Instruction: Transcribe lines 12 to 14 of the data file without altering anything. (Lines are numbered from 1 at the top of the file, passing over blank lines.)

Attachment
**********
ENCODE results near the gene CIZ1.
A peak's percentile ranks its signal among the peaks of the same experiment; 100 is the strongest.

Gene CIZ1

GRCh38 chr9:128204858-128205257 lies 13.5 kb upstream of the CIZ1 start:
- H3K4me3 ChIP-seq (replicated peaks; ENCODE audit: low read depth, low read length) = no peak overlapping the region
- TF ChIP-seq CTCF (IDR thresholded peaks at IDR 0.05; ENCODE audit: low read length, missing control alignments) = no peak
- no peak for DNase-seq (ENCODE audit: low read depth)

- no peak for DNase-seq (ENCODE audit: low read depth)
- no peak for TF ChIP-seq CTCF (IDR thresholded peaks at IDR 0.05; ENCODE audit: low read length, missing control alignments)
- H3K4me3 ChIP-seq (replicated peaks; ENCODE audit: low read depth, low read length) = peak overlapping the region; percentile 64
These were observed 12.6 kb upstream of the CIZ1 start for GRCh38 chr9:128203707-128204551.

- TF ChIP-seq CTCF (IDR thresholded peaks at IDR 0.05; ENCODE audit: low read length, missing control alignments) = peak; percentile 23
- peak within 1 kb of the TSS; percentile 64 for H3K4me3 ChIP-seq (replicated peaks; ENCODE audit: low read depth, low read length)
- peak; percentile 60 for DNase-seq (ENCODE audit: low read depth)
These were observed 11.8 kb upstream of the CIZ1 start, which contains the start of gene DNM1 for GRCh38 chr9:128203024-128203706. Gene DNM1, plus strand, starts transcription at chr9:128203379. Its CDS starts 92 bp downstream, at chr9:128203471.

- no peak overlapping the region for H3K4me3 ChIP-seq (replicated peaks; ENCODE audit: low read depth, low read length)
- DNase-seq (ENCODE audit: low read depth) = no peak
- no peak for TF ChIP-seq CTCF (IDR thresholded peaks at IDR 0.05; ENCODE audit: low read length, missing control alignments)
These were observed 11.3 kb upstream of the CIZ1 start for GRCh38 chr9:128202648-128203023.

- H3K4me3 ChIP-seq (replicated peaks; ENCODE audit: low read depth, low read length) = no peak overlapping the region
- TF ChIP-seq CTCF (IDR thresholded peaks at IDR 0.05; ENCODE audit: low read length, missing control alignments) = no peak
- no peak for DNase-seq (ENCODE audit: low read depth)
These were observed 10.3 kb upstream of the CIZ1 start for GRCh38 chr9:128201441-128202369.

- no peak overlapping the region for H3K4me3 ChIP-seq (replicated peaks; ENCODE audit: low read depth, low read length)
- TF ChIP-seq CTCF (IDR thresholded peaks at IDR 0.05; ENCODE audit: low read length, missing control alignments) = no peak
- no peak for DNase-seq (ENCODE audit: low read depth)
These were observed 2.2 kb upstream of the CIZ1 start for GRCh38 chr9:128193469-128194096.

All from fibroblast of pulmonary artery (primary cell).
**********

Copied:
- TF ChIP-seq CTCF (IDR thresholded peaks at IDR 0.05; ENCODE audit: low read length, missing control alignments) = peak; percentile 23
- peak within 1 kb of the TSS; percentile 64 for H3K4me3 ChIP-seq (replicated peaks; ENCODE audit: low read depth, low read length)
- peak; percentile 60 for DNase-seq (ENCODE audit: low read depth)